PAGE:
Foraging for wild mushrooms has been a pastime for decades, but is gaining in popularity as Americans develop their palates. Not only do wild mushrooms lend a unique, delicate flavor and meaty texture to a dish, they represent a challenge for food lovers. Veteran gatherers of wild mushrooms meet to share tips and successes, band together for hunting expeditions and even hold wild mushroom festivals. But they often keep their favorite collecting spots to themselves. While it's an engaging hobby, Pennsylvania is home to both delicious and deadly wild mushrooms. Novices should proceed carefully and know for certain what they're eating.
What Not To Eat
Learn to identify the toxic mushrooms first. This may seem counterintuitive, but learning what not to pick right off the bat will prevent you from making the worst mistakes. Most, but not all, of the toxic mushrooms in Pennsylvania belong to the Amanita genus. Amanitas vary widely in appearance, but all have white spores and grow on the ground rather than on wood. Many have wartlike bits of tissue on the cap, a cuplike structure around the base of the stalk and/or membranous tissue that covers the gills.
Learn to identify edible species one at a time. For a beginner, a good field guide is essential. Study the size, color, odor, habitat and growth season. Do not eat a mushroom you have found unless all of the characteristics match the field guide. Some species are much easier to identify than others; err on the side of caution.
Learn from a mycologist or join a local mushroom club if you are just starting out. It's helpful to have someone who is knowledgeable on the subject to confirm your identifications until you gain confidence.
Common Wild Mushrooms
Identify the morel by the surface of its cap, covered with honeycomb-like ridges. The morel is one of the most celebrated wild mushrooms, and one of the easiest to identify. It resembles a cone-shaped sponge on a stalk and is commonly found in wooded areas in the spring. The bottom edge of the cap is attached directly to the stalk.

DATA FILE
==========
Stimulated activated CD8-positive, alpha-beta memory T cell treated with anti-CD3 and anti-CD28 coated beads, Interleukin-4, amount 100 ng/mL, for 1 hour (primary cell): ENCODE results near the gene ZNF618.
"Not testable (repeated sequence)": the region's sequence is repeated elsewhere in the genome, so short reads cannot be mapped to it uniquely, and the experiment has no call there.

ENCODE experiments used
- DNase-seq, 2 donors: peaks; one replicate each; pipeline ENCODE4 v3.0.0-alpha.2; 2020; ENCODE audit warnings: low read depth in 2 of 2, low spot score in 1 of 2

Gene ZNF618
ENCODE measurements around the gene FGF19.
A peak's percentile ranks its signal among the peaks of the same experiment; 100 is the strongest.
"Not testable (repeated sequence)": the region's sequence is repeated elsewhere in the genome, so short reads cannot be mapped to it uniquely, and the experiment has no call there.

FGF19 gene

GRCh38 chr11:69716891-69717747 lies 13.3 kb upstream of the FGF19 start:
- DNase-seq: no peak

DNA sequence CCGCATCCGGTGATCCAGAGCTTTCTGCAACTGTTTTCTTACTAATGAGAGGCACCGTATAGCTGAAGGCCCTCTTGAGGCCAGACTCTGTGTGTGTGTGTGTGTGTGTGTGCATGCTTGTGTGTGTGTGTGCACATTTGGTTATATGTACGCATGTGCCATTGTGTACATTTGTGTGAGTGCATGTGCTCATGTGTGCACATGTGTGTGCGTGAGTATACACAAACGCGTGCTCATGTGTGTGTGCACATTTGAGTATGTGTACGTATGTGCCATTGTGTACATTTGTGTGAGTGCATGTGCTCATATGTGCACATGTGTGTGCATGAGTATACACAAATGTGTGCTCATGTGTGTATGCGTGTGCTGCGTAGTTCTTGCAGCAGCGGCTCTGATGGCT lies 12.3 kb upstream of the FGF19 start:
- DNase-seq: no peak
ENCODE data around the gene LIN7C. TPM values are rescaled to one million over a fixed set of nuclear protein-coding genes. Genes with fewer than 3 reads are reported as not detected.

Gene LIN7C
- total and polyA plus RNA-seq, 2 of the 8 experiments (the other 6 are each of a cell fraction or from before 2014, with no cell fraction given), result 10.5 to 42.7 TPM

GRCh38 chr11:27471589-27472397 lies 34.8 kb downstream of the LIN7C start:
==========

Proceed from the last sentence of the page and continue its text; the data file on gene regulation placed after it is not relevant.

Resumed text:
Find the "giant puffball" mushroom all over open areas in late summer and early fall, particularly in fields and backyards. It resembles nothing more than a somewhat deflated volleyball, and tends to be about that size, although it can be as small as an inch in diameter. The interior of a puffball starts out solid white, turning yellow, then brown as the mushroom ages. Only fresh puffballs should be consumed. Slice it open to check the interior color before cooking.
Add a colorful and mistake-proof mushroom to your repertoire by reading up on the "chicken of the woods" (Laetiporus sulphureus), another tasty treat in store for Pennsylvania foragers. Yellow and orange, it forms a cluster of shelves growing on dead wood, and can be found in late summer and fall. This is a good species for beginners because it is distinctive with no poisonous look-alikes.
Continue to expand your knowledge one species at a time. Other edible mushrooms in Pennsylvania include the king bolete (Boletus edulis), shaggy mane (Coprinus comatus) and horn of plenty (Craterellus cornucopiodes). Once you have learned to identify several species, wild mushrooms can be found almost anywhere.